Opinion

If John Kelly didn’t exist, President Donald Trump would have to invent him, and he wouldn’t be able to.

The chief of staff had a rocky couple of weeks with the imbroglio over ousted White House staff secretary Rob Porter, but he is as close as it gets to an indispensable man in the Trump White House.

Here’s the question: should Alaskans who receive Medicaid be required to work or volunteer as a condition of their benefits?

I believe so, and two weeks ago I introduced SB 193 which would require Medicaid recipients to engage with their community through employment, volunteerism or subsistence activities.

I want to thank Rep. Dan Saddler for his loyalty and respect for our military veterans and service to his district and the Legislature.

As a legislator representing a district with more veterans than any other in Alaska, I take very seriously my responsibility to look out for veterans’ interests. My legislative career has focused strongly on supporting veterans and their families, and my proudest duty has been as chair of the Military and Veterans Affairs, and Joint Armed Services committees.

My son recently expressed excitement towards registering for next year’s freshman class at Eagle River High School, in particular because of all the interesting electives he anticipated.

As both a teacher at ERHS and a parent of a soon-to-be freshman, it was with a sad heart I had to temper his expectations in light of staffing cuts and course closings resulting from funding levels far outpaced by inflation.

If only Joe McCarthy had lived to see this moment, when it is suddenly in vogue to attribute large-scale events in American politics to the hand of Russia and to inveigh against domestic subversion.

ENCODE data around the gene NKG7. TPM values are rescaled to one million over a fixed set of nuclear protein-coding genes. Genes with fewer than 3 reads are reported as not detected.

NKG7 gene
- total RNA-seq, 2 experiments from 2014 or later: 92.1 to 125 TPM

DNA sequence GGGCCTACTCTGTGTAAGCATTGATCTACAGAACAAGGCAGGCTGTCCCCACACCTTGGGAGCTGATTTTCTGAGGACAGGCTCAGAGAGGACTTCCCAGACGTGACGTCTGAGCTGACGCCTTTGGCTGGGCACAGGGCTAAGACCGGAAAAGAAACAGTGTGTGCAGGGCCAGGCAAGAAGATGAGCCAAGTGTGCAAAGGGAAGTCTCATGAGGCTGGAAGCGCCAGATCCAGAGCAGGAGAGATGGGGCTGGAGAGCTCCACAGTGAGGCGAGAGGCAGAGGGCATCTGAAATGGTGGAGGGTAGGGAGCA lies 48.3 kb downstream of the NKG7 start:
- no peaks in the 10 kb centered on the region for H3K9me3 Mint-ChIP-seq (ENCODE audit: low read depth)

Robert Mueller released an indictment of 13 Russians for crimes related to their social-media campaign to meddle in our internal affairs in the run-up to and aftermath of the 2016 election.

Mueller obviously isn’t a McCarthyite, and can’t be held responsible for the hysteria — and hopeful expectations of an impeachment-level event — that has built up around his work.

President Donald Trump has had impure thoughts about special counsel Robert Mueller.

That much, we know. The New York Times reported that Trump asked White House counsel Don McGahn to fire the special counsel. When McGahn resisted, Trump backed off and left Mueller in place.

Talking their clients out of bad ideas — especially impulsive clients likely to blunder into gross mistakes — is what lawyers are supposed to do.

In his opinion piece Feb. 3 in the Anchorage Daily News, House District 22 Rep. Jason Grenn calls for ending the annual “Pink-Slip Circus.”

Many agree with him that this is bad local political theater, and that indeed pink-slipping of teachers must end.

However, bills offered by Rep Grenn, and Kodiak Sen. Gary Stevens make the assumption that pink-slipping — a politically valuable annual hostage taking event — will end due to these early education funding bills.

Chuck Schumer started a government shutdown he couldn’t finish.

The New York Democrat, among the shrewdest operators in national politics, stumbled badly because he succumbed to the siren song of the anti-Trump resistance.

He believed that any charge could be made to stick to President Donald Trump, no matter how implausible, and chose the dictates of an inflamed Democratic base over common sense.

By now, almost everyone’s got a smart phone. Even in Alaska, iPhones and Androids have become an indispensable part of life, helping us communicate, navigate, plan schedules, count calories, play games, and more. There is almost no aspect of life that smartphones don’t make easier and better.

So, as part of my work to make state government work better for Alaskans, I came up with a simple idea that will let us leverage modern technology to better enjoy the traditional Alaskan pleasures of hunting, fishing and trapping: digital licenses.

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